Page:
A colection of strange tales from the primarily humoritst Barry Pain.
Have read all the stories,except one,during one single day,so it isnt any potential loss.
The Diary of a God
This Is All
The Green Light
The Case of Vincent Pyrwhit
The Bottom of the Gulf
The End of a Show
The Undying Thing
The Gray Cat
Ive "ilatic"-ed those that I full heartily recomend-however,all the others are worth a read,just that,if you dont have enough time,you can skip them for now.
(Note:Anything beyond THIS POINT are Spoilers)
Though,im more then 50% inclined to recomend "The End of a Show" as well- except that it is a LITLE rushed-even a bit more then M.P.Shiel's "The Pale Ape".The Gray Cat is a typical "african negro transformation story"-(note:using the word to denote the period,as well as the contents,though it goes nowhere NEAR the levels of racism found in Bram Stokers "The Lair of the white worm"-the only time I was glad the black guy died,so I wouldnt have to bear through it any longer),while "The Case of Vincent Pyrwhit" is a ,what is now considered,"typical" ghost tale, but one must consider the fact this was published in 1901 and most certainly writne even sooner-so one has to accept that in this time,this particular device was by no means so ovr-used as typecast as "cliché" or repetive by the degrees it is today.
"This Is All" is a short story of psychological horror and again ,while the pointe may seem used-up from the view-point of a reader of today,once again th period of publication and writing have to be considered.
"The Magnet" is a psychological horror tale too,but of the "unsupernatural" sort-but anyone whose read Henry Béraud's "Lazarus" knows a good Weird tale can be composed even without the supernatural geting involved,however it is stil good if its there,for my part.
"The Green Light" is a sort of a crime story,but we have implications here that could link to both madness and or some supernatural influence,but that is all up to the reader.
Now to discus the stories I DO recomend:
* The Diary of a God-I would use the words HPL used to describe "Lazarus"-"a remarkable study of a vivid phase of madness".The image of the desolate, lifeless moors and the protagonist wandering upon them,his mind absorbed by their stilness is superb and thusly would get a 7.04/11
* The Bottom of the Gulf -a short,working tale.The opening lines could have been done a bit beter to not ilustrate the Roman scene in a tad sardonic light, but that efect only last half a page (of the tales two)-so for that, 7.56/11
* The Moon-Slave-a remarkable litle story,whose final lines give a double pointe-to the person use to average "satanic" elements,it could simply sugest hell,however,whose read Bensons "The Man who went too far" and a CERTAIN novela by A.Machen will know diferent.Excelnt idea,made in short form-the opening lines,reminding one of a fairy tale can be slightly off-puting at the start,but after it just exceeds itself. 8.31/11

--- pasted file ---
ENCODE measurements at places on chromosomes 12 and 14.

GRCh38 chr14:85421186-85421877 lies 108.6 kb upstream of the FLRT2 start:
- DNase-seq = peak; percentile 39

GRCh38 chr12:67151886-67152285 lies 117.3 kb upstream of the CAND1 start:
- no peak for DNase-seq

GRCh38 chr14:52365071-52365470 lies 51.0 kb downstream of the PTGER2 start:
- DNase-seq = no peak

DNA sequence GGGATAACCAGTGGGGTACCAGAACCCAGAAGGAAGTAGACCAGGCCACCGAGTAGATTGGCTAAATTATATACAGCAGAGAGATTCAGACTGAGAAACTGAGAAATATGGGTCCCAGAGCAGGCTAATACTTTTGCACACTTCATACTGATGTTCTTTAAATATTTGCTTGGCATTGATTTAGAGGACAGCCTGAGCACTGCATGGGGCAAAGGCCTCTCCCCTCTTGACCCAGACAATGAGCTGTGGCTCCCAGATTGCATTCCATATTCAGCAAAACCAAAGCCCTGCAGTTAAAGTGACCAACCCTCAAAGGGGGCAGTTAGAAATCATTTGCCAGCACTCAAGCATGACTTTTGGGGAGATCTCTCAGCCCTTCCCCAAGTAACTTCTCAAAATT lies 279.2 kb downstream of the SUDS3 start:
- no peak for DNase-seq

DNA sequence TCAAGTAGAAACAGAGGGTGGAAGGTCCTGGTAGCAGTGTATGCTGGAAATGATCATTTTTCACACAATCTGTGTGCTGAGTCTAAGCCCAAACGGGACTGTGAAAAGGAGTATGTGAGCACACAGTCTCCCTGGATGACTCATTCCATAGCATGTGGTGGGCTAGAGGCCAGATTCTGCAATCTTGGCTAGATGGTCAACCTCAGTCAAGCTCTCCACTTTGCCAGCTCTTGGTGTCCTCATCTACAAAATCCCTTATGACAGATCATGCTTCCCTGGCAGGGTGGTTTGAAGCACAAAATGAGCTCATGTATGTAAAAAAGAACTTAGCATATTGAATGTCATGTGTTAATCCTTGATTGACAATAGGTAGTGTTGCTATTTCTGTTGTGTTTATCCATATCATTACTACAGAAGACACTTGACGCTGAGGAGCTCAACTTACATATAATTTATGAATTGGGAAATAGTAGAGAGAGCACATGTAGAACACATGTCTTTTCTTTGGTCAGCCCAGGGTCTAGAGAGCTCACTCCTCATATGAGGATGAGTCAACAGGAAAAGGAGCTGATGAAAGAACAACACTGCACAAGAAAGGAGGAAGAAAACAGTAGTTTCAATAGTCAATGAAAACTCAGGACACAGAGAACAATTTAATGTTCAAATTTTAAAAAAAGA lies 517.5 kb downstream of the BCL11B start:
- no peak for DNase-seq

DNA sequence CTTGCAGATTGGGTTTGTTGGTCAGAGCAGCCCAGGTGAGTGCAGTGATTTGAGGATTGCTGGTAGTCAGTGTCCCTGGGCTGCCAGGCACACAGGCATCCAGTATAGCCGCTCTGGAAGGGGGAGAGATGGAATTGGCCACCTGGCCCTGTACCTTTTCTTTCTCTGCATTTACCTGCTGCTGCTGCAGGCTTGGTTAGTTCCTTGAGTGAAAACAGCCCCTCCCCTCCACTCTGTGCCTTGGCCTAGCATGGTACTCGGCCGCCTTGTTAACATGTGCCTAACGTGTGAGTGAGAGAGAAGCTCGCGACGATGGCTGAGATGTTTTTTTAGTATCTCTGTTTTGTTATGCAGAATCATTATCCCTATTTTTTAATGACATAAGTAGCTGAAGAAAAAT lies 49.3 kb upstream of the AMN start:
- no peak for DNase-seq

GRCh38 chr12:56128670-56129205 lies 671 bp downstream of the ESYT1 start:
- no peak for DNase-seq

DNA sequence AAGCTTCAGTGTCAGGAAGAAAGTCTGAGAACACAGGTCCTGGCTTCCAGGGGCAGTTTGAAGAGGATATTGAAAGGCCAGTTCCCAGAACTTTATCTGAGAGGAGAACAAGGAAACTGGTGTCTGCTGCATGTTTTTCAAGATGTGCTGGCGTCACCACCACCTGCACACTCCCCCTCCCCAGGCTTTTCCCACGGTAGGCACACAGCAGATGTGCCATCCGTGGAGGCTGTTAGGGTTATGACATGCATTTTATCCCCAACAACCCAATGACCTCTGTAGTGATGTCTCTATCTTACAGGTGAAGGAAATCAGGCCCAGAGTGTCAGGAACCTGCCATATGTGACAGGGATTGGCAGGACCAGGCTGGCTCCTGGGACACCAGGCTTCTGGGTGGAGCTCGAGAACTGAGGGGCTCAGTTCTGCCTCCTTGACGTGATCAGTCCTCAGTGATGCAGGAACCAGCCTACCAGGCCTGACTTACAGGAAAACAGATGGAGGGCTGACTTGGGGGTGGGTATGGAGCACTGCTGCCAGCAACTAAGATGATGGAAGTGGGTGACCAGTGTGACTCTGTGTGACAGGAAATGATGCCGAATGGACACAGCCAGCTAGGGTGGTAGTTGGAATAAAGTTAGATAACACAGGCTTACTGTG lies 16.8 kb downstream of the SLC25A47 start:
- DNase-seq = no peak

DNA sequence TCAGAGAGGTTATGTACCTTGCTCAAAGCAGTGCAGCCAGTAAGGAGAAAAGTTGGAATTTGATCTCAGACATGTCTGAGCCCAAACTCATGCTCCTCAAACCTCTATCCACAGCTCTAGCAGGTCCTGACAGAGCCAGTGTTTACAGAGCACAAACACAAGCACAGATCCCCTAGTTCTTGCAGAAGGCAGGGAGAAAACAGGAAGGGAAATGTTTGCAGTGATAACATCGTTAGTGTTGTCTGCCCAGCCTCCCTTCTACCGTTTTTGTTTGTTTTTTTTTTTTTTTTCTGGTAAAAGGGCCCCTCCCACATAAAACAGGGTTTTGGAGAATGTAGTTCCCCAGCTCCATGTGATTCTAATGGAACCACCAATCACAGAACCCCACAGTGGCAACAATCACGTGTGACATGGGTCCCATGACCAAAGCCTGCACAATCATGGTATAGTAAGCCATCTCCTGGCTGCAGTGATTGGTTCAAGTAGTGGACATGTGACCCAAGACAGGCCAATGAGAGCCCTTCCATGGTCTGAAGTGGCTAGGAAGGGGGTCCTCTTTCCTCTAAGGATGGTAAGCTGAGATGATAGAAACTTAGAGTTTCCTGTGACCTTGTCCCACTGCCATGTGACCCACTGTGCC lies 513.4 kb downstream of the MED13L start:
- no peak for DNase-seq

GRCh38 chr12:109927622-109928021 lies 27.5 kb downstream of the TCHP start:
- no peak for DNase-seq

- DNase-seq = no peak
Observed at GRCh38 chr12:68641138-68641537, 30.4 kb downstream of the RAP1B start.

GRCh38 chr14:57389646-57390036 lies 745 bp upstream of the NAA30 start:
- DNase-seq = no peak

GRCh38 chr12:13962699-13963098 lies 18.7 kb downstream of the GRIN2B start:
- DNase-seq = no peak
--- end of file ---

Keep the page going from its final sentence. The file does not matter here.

* The Undying Thing-the true masterpiece of the colection-on is reminded of Shiel's "The Pale Ape"-which it could say to exceed in some points and Walter De La Mare's masterfull tale of the abnormal,"ABO".The flavour is only slightly diluted with the length of the old mans short reminescence and then by the fact we dont even get a hint of apearance of the titular creature-while "the undscribebable" is a comon thing i literature,both De La Mare and others have managed to show us there are very few of the things that we cant at least give a vague outline about.That being said,my rating of this is 9.03/11
Also,I include a corected version of Pain's 1911 "Stories(Studies?) in Grey" story colection story (whose entierety can be found here http://ia331335.us.archive.org/2/ite...nuoft_djvu.txt
) "Smeth",which has been listed as a supernatural tale.While ive tried to compress it and erade some of the erros-which are quite minor in comparison with say archive's text of "The Epicurean",as you all probably know-I did not manage to corect one mistake-"tah(?) he do it again?"-this does,however not damage the text in any way-I simply could not come up with a word fiting the corupted stub.
As a whole,aftr having read Pain's "An Exchange of souls"-I have to say that he was a beter weird writer priot to 1911,when An exchange came out-dont get me wrong,its a marvelous tale anybody should read,its only that,when Pains other works of the weird were ignored or called uncharacteristic of his humorous style,he probably tried to make An Exchage more "tolerable" for the cristics by puting in litle sardonic phrases-theese are,even if plentifull,gradualy left behind before the half of the book,mostly.And for good reason.
While Pain was surely a good humorist,the disposability of this market,especialy for the public for which Pain and Jerome wrote,would make a modern reader not exactly tremble with joy-as much as with Poe's humour,though,of course to a lesser decree,seeing as Poe has a particularily anoying style of "funny",which has become extremely dated these days.I will probably do a "review" of Poe's humour at a future time.
A colection of Pain,Jerome and one other writer has apeared ,having supernatural tales from theese humorists,mostly FROM Stories in the dark, some,like Smeath,from Studies in Grey.This has to be honored,because of what Pain left behind otherwise-like with R.W.Chambers,whose "shop girl" romances have been proclaimed unuterabely terrible by a learned person of Chambers' work and reviewer of "The yellow sign and other tales"-is ,frankly,not worth looking into,unless you are either a dated humour fan or a person studying Pain as a whole.